First James Webb Space Telescope image of the deep universe is revealed

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Today, NASA revealed the first breathtaking image taken by the James Webb Space Telescope. Four other images, featuring never before seen views of our universe, will be revealed starting tomorrow at 10:30am on NASA’s live stream. The incredible image is our deepest view into the universe ever.

This image, showing us the vastness of the universe, is taken from a patch of sky the size of a grain of sand held at arm’s length. In it, every individual object, tens of thousands of them, is its own galaxy—each one a unique collection of billions of stars and planets. The group of galaxies in the foreground has such incredible mass and gravity that it acts as a giant lens, magnifying the galaxies behind it and allowing us to see even farther away in greater detail. We are seeing these galaxies as they looked in the past, some of them over 13 billion years ago. The light released that long ago, has traveled all this time from near the beginning of the universe, to be seen by us today.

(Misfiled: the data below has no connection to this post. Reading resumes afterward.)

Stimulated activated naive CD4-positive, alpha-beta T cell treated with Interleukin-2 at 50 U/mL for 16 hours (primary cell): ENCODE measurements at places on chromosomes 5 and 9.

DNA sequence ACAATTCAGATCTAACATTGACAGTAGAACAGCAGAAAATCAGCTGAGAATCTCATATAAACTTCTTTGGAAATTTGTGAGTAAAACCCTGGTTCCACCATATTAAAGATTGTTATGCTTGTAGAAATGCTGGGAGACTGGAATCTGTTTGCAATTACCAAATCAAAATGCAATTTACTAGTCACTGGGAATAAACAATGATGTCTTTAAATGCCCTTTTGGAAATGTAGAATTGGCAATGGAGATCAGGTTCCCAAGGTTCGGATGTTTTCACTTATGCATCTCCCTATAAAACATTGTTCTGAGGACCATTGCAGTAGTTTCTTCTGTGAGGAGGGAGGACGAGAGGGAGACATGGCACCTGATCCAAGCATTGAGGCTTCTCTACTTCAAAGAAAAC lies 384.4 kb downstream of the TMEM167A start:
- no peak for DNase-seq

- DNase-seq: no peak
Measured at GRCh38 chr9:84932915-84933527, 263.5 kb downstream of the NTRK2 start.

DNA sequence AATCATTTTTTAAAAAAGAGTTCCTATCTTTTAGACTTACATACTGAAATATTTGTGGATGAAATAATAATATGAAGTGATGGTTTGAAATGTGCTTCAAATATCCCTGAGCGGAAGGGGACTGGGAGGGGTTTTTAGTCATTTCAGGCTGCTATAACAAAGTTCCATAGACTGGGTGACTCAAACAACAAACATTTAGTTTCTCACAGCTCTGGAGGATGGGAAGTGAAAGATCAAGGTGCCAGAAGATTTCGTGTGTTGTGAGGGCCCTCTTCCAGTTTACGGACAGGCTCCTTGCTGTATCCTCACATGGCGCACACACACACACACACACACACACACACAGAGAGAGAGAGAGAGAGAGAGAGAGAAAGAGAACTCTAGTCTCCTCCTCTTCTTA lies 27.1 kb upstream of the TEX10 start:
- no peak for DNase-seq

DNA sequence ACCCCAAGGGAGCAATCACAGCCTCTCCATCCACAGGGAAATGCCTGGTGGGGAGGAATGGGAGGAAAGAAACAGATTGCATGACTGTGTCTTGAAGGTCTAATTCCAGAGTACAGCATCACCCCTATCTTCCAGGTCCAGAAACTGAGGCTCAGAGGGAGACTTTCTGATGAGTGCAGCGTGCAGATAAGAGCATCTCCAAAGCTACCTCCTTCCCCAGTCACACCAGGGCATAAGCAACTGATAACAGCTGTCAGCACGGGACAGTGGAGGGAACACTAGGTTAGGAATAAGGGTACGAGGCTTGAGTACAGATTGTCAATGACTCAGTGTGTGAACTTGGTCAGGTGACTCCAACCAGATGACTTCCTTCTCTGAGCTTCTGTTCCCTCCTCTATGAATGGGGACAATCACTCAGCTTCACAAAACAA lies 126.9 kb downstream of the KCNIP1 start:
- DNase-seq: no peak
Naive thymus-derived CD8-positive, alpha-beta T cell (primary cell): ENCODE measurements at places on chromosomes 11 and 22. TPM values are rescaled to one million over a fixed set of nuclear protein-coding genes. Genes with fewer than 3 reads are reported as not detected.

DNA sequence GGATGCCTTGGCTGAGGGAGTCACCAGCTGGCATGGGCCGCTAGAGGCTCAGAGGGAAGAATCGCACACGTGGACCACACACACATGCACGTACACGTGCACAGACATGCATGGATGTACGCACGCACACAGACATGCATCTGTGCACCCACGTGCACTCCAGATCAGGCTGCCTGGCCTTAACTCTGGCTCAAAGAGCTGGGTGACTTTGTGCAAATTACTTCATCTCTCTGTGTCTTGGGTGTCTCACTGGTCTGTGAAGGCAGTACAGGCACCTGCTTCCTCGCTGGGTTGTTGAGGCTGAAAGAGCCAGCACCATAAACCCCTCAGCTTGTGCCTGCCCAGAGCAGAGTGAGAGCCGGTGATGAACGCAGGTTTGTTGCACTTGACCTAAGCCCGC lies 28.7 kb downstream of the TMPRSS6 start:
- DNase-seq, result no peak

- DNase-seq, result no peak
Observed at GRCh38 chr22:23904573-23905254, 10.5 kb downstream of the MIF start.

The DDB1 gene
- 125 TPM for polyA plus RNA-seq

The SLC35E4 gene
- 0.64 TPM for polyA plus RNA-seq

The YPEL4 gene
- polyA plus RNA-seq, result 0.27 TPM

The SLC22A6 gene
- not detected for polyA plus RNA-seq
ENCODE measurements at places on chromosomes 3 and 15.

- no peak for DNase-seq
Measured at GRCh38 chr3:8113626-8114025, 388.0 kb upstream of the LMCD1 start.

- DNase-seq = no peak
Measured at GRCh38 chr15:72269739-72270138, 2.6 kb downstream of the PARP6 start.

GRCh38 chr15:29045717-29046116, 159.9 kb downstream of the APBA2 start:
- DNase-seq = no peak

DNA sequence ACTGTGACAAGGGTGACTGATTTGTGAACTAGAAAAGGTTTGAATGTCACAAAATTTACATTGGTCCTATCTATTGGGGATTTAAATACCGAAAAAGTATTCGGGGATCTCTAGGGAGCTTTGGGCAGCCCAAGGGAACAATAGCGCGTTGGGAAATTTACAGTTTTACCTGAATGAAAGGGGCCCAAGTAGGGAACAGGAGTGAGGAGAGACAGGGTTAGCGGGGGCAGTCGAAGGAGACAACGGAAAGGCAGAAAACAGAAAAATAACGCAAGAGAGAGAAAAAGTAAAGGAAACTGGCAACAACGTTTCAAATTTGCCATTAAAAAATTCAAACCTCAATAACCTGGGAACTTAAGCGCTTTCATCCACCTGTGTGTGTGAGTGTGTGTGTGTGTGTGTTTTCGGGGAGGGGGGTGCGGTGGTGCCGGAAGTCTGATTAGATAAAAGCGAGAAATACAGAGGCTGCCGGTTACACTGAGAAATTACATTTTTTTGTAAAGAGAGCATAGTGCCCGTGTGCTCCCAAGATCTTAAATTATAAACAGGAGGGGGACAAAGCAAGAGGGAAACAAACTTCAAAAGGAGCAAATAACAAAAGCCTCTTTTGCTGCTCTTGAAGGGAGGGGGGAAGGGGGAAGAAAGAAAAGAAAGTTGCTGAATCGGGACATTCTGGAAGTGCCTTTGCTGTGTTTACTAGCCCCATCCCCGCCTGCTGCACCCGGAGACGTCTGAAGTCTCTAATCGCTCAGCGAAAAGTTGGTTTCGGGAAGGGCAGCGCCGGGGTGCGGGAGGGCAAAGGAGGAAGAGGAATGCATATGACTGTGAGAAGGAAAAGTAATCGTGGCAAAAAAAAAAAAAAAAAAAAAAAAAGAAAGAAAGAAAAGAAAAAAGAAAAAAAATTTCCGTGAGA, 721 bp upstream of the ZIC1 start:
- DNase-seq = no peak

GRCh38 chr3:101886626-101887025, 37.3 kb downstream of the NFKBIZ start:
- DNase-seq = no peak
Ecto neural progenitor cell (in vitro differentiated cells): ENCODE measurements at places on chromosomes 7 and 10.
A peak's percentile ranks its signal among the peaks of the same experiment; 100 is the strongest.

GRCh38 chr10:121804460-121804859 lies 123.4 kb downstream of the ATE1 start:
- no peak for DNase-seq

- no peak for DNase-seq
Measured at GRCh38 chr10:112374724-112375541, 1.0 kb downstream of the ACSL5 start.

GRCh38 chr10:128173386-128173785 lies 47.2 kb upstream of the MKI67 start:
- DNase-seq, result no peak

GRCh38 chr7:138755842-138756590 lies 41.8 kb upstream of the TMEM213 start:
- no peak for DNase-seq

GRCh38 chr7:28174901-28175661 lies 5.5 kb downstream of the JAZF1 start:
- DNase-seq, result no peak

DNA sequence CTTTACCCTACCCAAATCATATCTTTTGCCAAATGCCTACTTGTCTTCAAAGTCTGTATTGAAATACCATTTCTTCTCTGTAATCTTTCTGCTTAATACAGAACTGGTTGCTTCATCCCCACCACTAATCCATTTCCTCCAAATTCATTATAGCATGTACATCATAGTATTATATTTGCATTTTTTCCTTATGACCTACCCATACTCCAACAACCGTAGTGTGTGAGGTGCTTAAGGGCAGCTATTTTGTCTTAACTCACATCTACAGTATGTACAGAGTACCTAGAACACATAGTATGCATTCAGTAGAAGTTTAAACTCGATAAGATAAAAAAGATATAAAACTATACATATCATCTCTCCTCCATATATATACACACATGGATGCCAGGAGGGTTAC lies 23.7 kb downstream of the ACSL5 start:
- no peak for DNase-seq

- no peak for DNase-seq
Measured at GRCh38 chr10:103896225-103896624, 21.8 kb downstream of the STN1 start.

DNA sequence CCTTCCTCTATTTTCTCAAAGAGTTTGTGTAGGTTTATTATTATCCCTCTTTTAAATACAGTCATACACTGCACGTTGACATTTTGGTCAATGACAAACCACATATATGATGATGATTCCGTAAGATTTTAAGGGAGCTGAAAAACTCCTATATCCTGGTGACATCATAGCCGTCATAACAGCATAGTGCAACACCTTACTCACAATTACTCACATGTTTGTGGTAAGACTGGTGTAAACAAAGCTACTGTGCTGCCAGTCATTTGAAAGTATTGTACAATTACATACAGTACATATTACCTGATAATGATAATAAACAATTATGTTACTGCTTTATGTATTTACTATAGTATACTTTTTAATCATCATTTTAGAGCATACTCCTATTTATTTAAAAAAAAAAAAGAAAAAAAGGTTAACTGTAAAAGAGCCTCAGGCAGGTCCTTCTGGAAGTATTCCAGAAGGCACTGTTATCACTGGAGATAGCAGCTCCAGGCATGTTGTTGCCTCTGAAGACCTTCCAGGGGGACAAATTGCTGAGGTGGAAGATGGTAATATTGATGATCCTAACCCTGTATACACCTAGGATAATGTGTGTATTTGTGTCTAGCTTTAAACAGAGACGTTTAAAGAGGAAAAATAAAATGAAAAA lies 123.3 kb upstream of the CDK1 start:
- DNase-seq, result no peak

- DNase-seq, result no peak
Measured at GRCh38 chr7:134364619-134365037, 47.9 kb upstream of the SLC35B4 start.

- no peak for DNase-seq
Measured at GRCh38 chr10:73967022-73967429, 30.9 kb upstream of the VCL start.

The James Webb Space Telescope launched in December of 2021 and spent 30 days traveling to its final destination: a stable orbit approximately 1 million miles from Earth. In the meantime, the telescope has still been hard at work!

The instruments on the telescope see infrared light, the same kind of light that is emitted as heat from everything in the universe. To help them work, the telescope has to be at a frigid -447 degrees Fahrenheit! Perhaps, though, the most impressive feature of the telescope is its immense mirror, 21 feet 4 inches across, larger than any space telescope in human history. In order to be so large, the mirror has to be made of 18 individual hexagonal pieces. These pieces have been painstakingly aligned by the scientists and engineers at NASA to give us the crisp, clear view of the universe that we see above.

In the coming years the James Webb Space Telescope will give us unprecedented views of the cosmos. We can now look back in time to study the earliest formations in our universe, the atmospheres of planets outside our solar system, and much, much more.

The biggest planetarium in America is the best place to check out the never-before-seen images of deepest space. Check out one of our twice-daily "What's Next in Space" shows in the Jennifer Chalsty Planetarium to see all of the JWST images and learn more.

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